Why It Doesn't Work For Me:
Again, this one pretty much begs the same questions as before. Why didn't God makes us so we could rules ourselves? If he can give us morals, as many believers claim he did, they why couldn't he make us so we didn't need this learning experience at all? Does God just need an ego boost from bossing his creations around or something? And do animals need to be taught this lesson too? If so, does that mean my dog Lucky will be waiting for me in Heaven? Not sure how that would really work. If not, why are the animals here? Why not let us have robots to work for us and let us eat things that can't suffer? I also have to wander about a God who can be manipulated through political pressure to back off of his creation (by Satan, for instance) instead of just fixing our flaws. Then he wouldn't have to bother with this drawn out exercise. Even if he is doing this to set an example, why bother? Who is God trying to impress? Some, like Jehovah's Witnesses, say that God is doing this so we won't think he's a bully. But how is this arrangement any better than just making us "the right way" in the first place? Most Christians believe that God will punish those who disobey him even if we do so because we disagree. We get no real say on how God judges people. I'm unclear on how this makes him anything but a bully either way.
We don't know because God hasn't told us everything. And we don't need to know. If you have faith, then you trust he has our best interests at heart.
Why I Don't Buy It:
Let me help any evangelists out who might be reading this page. This sort of answer sounds like a cop out to most atheists. When we hear it, we pretty much figure we've pushed you into a corner that you can't get out of and then we claim victory. This is never the sort of answer you want to give an atheist for anything religious. It also doesn't speak very highly of God, in my opinion. If God doesn't think highly enough of us to tell us why he is forcing us to go through the hardships of our current lives, then this makes God seem kinda stuck up about himself. "Yeah, yeah," God says as he waves his hand, "why don't you just run along and play instead of bothering me about the pertinent details of your very existence." "But God," we beg, "come on. That's not fair! It's a reasonable question." God adjusts his glasses without looking at us. "You wouldn't understand." We sigh and fold our arms. "Why? Didn't you make us smart enough to understand?" Then God snaps up from his paper and spins on us in a rage. "Look! I'll give you an explanation when I'm good and ready! Ya hear? Now go run into traffic or it's the belt for you! And where's my remote control?!?" This isn't the kind of guy I would adore above all others. I might fear him, but worship him out of pure love? No, sorry. If all he wants is fear, then surely he could show up just to rattle our cages once in a while. Assuming he exists, of course.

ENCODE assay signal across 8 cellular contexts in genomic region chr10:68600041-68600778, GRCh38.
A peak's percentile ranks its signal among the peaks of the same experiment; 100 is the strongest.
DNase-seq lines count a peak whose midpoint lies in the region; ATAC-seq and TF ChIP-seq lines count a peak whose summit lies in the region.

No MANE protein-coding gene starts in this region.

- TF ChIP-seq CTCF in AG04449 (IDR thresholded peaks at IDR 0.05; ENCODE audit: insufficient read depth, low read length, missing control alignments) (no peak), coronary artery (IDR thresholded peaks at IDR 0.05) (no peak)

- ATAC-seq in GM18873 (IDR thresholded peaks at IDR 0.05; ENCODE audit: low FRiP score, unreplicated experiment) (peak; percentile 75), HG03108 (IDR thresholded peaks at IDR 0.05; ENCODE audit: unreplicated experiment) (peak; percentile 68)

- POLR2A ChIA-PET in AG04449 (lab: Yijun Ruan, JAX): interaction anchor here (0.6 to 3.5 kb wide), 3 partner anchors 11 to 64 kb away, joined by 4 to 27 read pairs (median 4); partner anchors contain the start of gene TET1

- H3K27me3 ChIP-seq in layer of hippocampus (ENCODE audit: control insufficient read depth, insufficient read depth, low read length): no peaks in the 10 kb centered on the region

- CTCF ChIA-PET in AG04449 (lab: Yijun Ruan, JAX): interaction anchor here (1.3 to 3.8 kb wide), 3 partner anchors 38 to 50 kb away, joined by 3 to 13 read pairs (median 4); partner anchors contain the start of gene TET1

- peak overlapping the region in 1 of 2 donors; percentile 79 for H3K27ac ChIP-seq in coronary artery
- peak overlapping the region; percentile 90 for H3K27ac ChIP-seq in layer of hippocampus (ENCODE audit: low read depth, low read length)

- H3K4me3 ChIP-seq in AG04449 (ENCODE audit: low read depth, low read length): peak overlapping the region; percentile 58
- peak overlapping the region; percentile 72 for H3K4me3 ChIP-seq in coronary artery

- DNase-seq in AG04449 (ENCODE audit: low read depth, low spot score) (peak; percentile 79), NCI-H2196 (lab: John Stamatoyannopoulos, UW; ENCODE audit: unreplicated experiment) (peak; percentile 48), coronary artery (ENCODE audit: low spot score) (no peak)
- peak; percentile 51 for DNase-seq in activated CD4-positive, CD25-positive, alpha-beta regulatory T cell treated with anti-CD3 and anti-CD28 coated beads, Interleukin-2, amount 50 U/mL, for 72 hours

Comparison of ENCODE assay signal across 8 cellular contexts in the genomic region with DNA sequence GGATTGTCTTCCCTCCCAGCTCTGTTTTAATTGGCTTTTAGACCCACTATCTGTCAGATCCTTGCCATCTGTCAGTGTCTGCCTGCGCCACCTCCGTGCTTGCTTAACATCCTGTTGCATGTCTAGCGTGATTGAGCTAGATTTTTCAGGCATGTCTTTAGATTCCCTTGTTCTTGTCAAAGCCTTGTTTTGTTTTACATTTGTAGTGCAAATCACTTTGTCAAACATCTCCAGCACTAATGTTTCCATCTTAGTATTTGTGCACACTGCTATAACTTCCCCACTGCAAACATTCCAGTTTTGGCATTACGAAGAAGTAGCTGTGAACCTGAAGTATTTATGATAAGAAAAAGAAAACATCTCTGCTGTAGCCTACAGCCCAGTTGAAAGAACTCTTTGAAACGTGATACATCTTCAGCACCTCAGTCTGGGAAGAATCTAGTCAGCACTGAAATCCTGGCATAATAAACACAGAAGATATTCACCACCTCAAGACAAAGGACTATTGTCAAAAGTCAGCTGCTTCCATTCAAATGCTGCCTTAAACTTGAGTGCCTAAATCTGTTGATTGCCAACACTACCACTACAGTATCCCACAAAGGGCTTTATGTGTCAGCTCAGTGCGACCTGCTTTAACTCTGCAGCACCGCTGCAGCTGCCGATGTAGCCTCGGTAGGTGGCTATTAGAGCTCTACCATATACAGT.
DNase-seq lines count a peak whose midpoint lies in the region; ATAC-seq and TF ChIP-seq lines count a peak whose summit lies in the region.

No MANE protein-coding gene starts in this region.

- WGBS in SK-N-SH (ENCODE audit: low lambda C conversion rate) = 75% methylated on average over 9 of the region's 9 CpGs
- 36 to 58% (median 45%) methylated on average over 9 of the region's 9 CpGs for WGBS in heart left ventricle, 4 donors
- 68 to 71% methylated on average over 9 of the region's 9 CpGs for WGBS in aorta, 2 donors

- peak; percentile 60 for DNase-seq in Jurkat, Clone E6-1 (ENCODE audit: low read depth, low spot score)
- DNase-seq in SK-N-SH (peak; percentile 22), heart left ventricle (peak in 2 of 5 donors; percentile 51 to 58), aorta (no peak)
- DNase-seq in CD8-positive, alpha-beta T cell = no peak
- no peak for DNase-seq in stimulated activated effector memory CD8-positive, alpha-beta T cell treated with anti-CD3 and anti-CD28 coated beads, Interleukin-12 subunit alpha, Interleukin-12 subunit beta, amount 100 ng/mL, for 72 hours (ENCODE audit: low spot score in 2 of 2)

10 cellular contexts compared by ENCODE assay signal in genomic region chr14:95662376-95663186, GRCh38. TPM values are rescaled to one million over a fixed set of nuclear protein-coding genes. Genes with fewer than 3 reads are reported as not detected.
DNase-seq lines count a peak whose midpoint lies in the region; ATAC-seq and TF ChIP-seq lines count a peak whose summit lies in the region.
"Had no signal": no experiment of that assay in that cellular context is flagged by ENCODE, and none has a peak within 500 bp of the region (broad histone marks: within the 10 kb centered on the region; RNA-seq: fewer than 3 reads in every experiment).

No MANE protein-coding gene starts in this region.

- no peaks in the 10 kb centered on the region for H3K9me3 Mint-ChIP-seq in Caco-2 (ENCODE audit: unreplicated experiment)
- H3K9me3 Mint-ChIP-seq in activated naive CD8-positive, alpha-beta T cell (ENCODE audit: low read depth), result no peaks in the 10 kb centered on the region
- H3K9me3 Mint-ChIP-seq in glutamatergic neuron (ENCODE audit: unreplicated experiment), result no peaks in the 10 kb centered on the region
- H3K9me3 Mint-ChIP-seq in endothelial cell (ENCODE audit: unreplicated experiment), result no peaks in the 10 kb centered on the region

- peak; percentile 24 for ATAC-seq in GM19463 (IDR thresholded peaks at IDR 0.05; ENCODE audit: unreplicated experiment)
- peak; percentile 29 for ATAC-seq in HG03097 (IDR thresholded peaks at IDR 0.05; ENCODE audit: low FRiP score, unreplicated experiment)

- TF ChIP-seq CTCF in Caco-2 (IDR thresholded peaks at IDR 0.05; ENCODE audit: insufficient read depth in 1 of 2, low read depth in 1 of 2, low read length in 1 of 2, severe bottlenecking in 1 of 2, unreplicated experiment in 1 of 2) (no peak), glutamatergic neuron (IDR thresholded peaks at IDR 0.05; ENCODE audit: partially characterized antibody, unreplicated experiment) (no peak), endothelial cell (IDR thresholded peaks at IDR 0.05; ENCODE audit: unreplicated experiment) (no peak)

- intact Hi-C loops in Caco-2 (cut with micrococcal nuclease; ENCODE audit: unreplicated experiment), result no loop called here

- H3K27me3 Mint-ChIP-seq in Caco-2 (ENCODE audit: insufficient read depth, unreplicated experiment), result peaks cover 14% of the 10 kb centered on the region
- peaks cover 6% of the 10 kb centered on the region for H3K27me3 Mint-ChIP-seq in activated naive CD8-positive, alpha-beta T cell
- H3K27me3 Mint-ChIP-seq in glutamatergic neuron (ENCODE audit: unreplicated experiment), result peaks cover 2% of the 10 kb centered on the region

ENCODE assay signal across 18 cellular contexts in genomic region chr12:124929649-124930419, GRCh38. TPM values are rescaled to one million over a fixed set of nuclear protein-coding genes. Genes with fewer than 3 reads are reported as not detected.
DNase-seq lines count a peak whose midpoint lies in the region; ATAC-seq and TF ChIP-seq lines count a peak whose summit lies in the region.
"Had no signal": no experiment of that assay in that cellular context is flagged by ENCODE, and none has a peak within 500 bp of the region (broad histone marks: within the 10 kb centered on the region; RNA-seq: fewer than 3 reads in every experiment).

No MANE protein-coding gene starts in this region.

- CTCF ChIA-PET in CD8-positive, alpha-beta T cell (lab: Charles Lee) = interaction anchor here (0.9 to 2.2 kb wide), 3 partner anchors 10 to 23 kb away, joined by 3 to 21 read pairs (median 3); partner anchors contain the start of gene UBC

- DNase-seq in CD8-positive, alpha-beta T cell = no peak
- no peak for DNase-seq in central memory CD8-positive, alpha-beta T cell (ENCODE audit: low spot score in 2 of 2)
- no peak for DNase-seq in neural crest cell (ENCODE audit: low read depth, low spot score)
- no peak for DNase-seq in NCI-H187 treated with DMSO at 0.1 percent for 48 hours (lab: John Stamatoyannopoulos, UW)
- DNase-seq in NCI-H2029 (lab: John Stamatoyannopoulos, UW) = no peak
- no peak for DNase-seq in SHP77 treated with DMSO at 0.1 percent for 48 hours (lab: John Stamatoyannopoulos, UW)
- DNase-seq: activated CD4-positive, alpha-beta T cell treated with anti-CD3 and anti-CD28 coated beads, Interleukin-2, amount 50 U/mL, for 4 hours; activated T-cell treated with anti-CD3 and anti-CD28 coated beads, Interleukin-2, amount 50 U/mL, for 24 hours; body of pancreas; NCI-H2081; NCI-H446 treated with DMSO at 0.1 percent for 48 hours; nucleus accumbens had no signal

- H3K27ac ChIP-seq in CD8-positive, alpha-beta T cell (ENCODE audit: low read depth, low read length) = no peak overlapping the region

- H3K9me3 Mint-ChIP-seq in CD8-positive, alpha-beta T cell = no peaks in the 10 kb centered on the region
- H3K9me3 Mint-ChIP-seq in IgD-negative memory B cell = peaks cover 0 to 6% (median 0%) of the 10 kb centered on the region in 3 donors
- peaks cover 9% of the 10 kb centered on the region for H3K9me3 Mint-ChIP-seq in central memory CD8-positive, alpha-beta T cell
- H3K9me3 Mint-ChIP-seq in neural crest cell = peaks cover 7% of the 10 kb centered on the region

As with many things (from an atheist's point of view, at least) it just seems that God requires far more explaining than he actually explains. Belief in a creator-god actually causes us to puzzle over this one because there's an obvious contradiction here. It doesn't quite add up. This isn't the case if you accept the naturalistic explanations of science. An unknowing, unthinking universe that just sort of "does its thing" on autopilot without any motive or intent makes perfect sense to many atheists. This is exactly the sort of situation one might expect if the universe is just a haphazard construction put together by natural processes without an intelligent designer. Contradiction solved.
Like I said, I know you may not agree. But I do think our criticism of religious belief is valid and reasonable.
-the Atheist Geek-